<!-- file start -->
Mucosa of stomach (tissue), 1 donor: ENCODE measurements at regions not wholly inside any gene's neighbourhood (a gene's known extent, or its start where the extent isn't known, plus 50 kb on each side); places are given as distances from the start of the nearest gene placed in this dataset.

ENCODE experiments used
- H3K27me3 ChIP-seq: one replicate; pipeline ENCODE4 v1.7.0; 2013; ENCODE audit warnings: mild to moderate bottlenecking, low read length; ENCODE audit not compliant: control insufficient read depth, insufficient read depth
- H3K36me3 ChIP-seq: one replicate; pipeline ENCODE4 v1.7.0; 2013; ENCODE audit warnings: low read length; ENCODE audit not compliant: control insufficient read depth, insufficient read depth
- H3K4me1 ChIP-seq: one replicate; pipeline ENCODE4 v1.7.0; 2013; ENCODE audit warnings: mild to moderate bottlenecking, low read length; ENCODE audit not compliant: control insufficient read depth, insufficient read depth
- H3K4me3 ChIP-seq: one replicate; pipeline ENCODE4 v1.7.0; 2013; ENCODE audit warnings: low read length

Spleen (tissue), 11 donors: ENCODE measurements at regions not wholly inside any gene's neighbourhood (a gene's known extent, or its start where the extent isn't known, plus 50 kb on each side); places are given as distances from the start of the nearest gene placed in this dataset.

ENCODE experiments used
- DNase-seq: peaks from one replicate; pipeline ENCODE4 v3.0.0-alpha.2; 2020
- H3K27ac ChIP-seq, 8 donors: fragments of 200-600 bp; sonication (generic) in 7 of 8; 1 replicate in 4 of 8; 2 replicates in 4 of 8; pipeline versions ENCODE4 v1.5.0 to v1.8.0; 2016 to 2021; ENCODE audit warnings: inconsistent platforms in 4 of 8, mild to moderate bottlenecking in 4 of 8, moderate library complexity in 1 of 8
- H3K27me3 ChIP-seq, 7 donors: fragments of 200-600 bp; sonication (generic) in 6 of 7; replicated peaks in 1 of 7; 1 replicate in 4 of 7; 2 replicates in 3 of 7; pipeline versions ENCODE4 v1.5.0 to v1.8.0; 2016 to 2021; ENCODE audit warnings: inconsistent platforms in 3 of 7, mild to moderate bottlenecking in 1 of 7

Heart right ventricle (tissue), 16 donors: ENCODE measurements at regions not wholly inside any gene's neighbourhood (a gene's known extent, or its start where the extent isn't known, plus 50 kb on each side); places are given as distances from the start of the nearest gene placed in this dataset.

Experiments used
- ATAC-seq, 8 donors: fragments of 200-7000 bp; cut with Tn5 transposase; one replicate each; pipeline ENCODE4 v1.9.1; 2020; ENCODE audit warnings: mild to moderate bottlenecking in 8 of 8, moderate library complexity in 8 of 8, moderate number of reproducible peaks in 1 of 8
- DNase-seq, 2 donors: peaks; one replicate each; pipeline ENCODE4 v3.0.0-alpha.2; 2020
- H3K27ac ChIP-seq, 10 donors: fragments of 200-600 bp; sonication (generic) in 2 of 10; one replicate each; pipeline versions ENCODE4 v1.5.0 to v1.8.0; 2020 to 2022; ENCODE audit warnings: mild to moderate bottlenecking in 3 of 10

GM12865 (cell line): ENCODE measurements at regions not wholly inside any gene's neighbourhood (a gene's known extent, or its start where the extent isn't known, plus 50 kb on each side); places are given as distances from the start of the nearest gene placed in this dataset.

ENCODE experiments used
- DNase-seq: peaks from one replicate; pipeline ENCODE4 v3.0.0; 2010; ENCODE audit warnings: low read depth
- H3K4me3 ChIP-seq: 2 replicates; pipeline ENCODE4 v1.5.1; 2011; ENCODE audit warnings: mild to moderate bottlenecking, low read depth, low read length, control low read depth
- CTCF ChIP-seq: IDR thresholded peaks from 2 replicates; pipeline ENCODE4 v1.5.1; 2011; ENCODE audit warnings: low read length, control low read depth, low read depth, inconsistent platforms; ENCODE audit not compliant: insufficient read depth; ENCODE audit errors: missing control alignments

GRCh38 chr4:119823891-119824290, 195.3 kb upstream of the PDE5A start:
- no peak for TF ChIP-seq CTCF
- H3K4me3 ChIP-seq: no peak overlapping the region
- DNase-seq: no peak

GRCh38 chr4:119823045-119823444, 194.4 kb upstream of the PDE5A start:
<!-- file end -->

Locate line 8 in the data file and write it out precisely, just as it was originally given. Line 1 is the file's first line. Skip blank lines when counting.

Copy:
ENCODE experiments used